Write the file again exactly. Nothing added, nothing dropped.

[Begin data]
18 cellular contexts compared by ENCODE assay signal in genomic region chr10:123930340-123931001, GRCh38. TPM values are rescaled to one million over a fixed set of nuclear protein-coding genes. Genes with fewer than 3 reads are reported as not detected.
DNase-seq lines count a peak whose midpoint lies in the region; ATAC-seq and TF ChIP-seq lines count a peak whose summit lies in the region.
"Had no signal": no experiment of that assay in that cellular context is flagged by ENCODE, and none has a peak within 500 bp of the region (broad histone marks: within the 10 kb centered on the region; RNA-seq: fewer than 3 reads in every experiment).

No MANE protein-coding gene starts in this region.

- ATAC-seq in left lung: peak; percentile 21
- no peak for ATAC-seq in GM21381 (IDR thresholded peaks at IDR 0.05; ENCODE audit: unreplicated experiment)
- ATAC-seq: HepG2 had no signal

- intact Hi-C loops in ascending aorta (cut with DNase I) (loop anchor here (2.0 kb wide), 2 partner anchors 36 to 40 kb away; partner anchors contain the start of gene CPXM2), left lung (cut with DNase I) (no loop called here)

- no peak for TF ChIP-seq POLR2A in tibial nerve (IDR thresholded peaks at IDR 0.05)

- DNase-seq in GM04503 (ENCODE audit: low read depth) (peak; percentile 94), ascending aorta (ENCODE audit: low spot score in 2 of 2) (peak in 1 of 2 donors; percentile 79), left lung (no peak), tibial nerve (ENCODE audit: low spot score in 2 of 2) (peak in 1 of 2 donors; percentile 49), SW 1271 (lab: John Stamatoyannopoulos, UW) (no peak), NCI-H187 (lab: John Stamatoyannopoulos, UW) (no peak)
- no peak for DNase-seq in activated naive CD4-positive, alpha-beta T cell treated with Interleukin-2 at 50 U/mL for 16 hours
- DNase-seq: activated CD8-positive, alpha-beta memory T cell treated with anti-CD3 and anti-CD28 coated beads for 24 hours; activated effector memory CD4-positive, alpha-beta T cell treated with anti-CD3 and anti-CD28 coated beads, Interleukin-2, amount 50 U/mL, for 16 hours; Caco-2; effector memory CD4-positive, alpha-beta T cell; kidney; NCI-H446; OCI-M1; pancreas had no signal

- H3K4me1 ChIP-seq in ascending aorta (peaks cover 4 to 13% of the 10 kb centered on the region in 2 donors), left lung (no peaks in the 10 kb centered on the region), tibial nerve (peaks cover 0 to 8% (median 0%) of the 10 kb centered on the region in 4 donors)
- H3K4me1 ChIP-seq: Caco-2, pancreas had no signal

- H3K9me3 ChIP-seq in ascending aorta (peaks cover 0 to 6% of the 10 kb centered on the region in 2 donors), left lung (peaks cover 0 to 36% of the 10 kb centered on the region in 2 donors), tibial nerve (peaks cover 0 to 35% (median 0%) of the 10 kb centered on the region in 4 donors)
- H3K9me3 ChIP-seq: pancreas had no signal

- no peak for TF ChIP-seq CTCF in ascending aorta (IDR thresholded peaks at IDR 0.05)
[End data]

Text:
18 cellular contexts compared by ENCODE assay signal in genomic region chr10:123930340-123931001, GRCh38. TPM values are rescaled to one million over a fixed set of nuclear protein-coding genes. Genes with fewer than 3 reads are reported as not detected.
DNase-seq lines count a peak whose midpoint lies in the region; ATAC-seq and TF ChIP-seq lines count a peak whose summit lies in the region.
"Had no signal": no experiment of that assay in that cellular context is flagged by ENCODE, and none has a peak within 500 bp of the region (broad histone marks: within the 10 kb centered on the region; RNA-seq: fewer than 3 reads in every experiment).

No MANE protein-coding gene starts in this region.

- ATAC-seq in left lung: peak; percentile 21
- no peak for ATAC-seq in GM21381 (IDR thresholded peaks at IDR 0.05; ENCODE audit: unreplicated experiment)
- ATAC-seq: HepG2 had no signal

- intact Hi-C loops in ascending aorta (cut with DNase I) (loop anchor here (2.0 kb wide), 2 partner anchors 36 to 40 kb away; partner anchors contain the start of gene CPXM2), left lung (cut with DNase I) (no loop called here)

- no peak for TF ChIP-seq POLR2A in tibial nerve (IDR thresholded peaks at IDR 0.05)

- DNase-seq in GM04503 (ENCODE audit: low read depth) (peak; percentile 94), ascending aorta (ENCODE audit: low spot score in 2 of 2) (peak in 1 of 2 donors; percentile 79), left lung (no peak), tibial nerve (ENCODE audit: low spot score in 2 of 2) (peak in 1 of 2 donors; percentile 49), SW 1271 (lab: John Stamatoyannopoulos, UW) (no peak), NCI-H187 (lab: John Stamatoyannopoulos, UW) (no peak)
- no peak for DNase-seq in activated naive CD4-positive, alpha-beta T cell treated with Interleukin-2 at 50 U/mL for 16 hours
- DNase-seq: activated CD8-positive, alpha-beta memory T cell treated with anti-CD3 and anti-CD28 coated beads for 24 hours; activated effector memory CD4-positive, alpha-beta T cell treated with anti-CD3 and anti-CD28 coated beads, Interleukin-2, amount 50 U/mL, for 16 hours; Caco-2; effector memory CD4-positive, alpha-beta T cell; kidney; NCI-H446; OCI-M1; pancreas had no signal

- H3K4me1 ChIP-seq in ascending aorta (peaks cover 4 to 13% of the 10 kb centered on the region in 2 donors), left lung (no peaks in the 10 kb centered on the region), tibial nerve (peaks cover 0 to 8% (median 0%) of the 10 kb centered on the region in 4 donors)
- H3K4me1 ChIP-seq: Caco-2, pancreas had no signal

- H3K9me3 ChIP-seq in ascending aorta (peaks cover 0 to 6% of the 10 kb centered on the region in 2 donors), left lung (peaks cover 0 to 36% of the 10 kb centered on the region in 2 donors), tibial nerve (peaks cover 0 to 35% (median 0%) of the 10 kb centered on the region in 4 donors)
- H3K9me3 ChIP-seq: pancreas had no signal

- no peak for TF ChIP-seq CTCF in ascending aorta (IDR thresholded peaks at IDR 0.05)